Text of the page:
Thursday, March 15, 2018

Regional planners have catalogued resources in 'WisConn' territory

People and policy-makers following Foxconn's permit-free permission and plans to bulldoze wetlands, woodlands, lake beds, stream corridors, wildlife habitat, productive farmland

and open space - - full Foxconn archive, here - - on a 3,000-acre Racine County site assisted by $4.5 billion in state and local subsidies - - but without so much as a basic environmental inventory and review - - might want read through the regional planning commission's extensive "Comprehensive Plan" for Racine County to see what that missing environmental inventory and review failed to document.

Sections III 6-14, focusing on wetlands, environmentally significant lands, open space, water resources and other portions are very relevant, given that the Wisconsin DNR is likely to greenlight a diversion of Lake Michigan water to help upend Racine County as we know it.

I had earlier noted the commission's work on flooding in Racine County.

It's a long report, and no doubt there's something there for everyone, but few lines in section III, page12, speaks the volumes which Walker and his dor-driven wetland-fillers would have us overlook:
Because of the many interacting relationships existing between living organisms and their environment, the destruction or deterioration of one important element of the total environment may lead to a chain reaction of deterioration and destruction of other elements. The drainage of wetlands, for example, may destroy fish spawning areas, wildlife habitat, groundwater recharge areas, and natural filtration and floodwater storage areas of interconnecting stream systems. 
The resulting deterioration of surface-water quality may, in turn, lead to a deterioration of the quality of the groundwater which serves as a source of domestic, municipal, and industrial water supply, and upon which low flows of rivers and streams may depend. Similarly, destruction of ground cover may result in soil erosion, stream siltation, more rapid runoff, and increased flooding, as well as the destruction of wildlife habitat.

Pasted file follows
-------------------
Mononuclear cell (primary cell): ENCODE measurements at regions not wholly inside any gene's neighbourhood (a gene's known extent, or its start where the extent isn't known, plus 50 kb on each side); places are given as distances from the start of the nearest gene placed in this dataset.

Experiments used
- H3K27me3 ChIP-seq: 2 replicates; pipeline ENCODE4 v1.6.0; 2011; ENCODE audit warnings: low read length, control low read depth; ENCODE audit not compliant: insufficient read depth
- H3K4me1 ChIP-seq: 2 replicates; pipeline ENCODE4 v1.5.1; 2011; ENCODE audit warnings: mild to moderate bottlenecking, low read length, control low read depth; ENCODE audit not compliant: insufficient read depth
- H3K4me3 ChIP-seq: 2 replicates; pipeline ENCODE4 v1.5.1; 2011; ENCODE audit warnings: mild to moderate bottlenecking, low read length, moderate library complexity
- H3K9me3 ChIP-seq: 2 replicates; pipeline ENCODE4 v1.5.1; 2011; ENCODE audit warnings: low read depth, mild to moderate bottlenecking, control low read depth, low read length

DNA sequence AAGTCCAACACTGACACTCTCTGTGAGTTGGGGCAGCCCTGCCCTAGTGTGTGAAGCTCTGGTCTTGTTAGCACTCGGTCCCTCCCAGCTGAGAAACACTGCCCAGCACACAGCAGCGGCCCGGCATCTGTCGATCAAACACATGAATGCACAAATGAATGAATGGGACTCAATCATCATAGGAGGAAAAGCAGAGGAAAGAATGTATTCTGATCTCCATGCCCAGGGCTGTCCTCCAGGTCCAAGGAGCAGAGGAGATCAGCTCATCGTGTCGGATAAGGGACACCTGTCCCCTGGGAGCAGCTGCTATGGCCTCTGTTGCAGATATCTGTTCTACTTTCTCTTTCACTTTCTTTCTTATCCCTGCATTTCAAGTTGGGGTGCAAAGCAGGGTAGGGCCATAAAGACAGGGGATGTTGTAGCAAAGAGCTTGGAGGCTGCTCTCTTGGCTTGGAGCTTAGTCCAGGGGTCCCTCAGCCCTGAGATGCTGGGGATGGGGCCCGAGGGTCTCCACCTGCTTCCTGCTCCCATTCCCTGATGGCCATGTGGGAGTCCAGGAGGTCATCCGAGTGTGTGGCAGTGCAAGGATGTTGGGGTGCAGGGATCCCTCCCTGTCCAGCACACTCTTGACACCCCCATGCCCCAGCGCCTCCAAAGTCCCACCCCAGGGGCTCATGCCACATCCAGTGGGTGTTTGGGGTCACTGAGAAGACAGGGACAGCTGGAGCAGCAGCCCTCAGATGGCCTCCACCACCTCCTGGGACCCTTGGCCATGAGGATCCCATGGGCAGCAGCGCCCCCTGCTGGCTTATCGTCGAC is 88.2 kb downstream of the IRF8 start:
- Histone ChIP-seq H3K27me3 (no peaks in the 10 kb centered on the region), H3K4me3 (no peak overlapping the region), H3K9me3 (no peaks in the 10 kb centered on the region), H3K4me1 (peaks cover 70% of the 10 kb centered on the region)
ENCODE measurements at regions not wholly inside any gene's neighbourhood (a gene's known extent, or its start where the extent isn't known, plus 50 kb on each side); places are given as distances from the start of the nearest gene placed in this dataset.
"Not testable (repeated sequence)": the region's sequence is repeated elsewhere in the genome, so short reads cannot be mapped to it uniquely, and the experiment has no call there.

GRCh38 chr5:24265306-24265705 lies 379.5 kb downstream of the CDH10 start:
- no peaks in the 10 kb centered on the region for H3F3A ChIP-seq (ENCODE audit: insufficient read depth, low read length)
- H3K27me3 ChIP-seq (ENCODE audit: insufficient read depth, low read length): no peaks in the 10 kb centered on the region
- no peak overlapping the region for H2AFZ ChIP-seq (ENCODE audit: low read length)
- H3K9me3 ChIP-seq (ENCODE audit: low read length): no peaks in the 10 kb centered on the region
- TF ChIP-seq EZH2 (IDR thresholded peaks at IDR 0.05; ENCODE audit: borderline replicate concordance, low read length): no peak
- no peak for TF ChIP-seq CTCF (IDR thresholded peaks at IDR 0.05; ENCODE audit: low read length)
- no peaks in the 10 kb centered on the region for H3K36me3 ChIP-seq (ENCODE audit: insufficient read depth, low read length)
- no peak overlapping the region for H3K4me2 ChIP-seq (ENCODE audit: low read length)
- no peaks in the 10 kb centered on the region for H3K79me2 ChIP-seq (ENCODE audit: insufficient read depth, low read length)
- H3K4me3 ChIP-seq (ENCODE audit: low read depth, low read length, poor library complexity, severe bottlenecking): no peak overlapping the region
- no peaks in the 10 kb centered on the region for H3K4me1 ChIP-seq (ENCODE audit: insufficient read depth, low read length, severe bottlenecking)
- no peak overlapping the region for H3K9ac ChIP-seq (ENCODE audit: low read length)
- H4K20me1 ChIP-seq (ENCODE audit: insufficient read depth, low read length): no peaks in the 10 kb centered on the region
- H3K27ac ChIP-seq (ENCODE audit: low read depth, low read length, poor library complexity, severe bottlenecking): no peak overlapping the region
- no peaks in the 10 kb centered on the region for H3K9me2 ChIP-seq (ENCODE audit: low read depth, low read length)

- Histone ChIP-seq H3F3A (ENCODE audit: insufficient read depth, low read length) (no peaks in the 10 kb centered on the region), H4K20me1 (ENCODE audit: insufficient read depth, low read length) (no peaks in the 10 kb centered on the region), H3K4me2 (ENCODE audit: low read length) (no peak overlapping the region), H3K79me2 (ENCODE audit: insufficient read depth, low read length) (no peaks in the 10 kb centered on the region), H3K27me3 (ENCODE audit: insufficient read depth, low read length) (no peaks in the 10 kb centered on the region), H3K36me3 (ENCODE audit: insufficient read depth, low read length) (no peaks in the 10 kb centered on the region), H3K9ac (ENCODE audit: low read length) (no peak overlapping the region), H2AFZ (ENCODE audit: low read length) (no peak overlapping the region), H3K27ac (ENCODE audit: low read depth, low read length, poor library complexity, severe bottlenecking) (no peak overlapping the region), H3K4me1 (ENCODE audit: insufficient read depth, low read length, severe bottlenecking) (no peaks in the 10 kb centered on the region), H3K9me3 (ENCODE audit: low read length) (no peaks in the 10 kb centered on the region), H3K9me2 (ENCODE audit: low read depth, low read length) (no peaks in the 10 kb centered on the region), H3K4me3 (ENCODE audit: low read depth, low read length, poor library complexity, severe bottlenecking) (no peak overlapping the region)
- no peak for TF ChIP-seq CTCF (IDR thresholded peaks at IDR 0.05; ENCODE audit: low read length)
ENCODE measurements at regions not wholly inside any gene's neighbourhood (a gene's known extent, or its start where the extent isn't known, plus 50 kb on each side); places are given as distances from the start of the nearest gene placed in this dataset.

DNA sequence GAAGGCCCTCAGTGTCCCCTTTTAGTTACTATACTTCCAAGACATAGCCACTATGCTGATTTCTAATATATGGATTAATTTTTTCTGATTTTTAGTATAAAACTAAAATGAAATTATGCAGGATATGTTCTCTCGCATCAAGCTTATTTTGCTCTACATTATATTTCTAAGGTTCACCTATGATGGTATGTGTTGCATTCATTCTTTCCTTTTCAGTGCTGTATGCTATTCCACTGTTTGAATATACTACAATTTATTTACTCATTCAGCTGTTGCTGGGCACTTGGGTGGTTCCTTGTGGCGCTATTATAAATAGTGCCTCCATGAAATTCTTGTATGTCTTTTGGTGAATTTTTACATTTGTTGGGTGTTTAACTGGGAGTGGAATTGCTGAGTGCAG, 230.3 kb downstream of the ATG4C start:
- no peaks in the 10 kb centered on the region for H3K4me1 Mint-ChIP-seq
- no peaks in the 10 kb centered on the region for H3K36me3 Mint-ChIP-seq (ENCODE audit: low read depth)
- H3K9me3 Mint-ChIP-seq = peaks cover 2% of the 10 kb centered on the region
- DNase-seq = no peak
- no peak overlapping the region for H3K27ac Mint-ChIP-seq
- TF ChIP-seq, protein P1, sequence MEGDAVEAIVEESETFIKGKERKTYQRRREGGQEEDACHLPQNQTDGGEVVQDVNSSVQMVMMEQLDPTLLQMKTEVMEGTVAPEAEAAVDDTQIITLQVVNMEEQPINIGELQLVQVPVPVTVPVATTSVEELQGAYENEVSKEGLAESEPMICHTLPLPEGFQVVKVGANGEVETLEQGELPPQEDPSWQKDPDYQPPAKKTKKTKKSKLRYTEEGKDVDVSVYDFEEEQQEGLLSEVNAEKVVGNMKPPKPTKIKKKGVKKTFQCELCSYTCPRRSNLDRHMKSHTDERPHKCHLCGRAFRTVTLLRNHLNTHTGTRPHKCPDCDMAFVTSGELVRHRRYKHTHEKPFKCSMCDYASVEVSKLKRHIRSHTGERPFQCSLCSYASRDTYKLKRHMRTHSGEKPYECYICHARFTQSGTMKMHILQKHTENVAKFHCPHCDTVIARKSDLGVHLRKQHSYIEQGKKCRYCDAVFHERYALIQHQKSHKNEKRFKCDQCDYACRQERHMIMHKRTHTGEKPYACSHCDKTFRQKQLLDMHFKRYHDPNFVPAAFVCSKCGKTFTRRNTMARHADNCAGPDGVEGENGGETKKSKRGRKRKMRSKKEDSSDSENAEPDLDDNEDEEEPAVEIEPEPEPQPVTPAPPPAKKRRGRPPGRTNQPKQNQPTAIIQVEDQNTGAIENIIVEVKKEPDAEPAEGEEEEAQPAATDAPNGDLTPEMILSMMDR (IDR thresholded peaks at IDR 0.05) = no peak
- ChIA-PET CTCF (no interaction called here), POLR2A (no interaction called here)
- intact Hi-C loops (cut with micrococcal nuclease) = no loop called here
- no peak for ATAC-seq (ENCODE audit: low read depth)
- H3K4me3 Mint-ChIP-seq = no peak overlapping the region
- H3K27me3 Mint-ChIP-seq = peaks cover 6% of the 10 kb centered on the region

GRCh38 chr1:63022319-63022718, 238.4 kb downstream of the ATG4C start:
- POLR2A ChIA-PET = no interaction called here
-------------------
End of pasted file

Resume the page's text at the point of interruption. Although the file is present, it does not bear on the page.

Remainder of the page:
Although the effect of any one of these environmental changes may not in and of itself be overwhelming, the combined effects may eventually lead to a serious deterioration of the underlying and sustaining natural resource base and of the overall quality of the environment for life. 
In addition to such environmental impacts, the intrusion of intensive urban land uses into such areas may result in the creation of serious and costly developmental problems, such as failing foundations for pavements and structures, wet basements, excessive operation of sump pumps, excessive clear-water infiltration into sanitary sewerage systems, and poor drainage.
That common sense statement of fact echos another statement of common sense fact announced by the Wisconsin Supreme Court when it upheld the state constitution's 'water belongs to everyone' 9th amendment - - a passage which I've posted many times and have left permanently up on the face page of my blog:
"A little fill here and there may seem to be nothing to become excited about. But one fill, though comparatively inconsequential, may lead to another, and another, and before long a great body may be eaten away until it may no longer exist. Our navigable waters are a precious natural heritage, once gone, they disappear forever," wrote the Wisconsin Supreme Court in its 1960 opinion resolving Hixon v. PSC and buttressing The Public Trust Doctrine.

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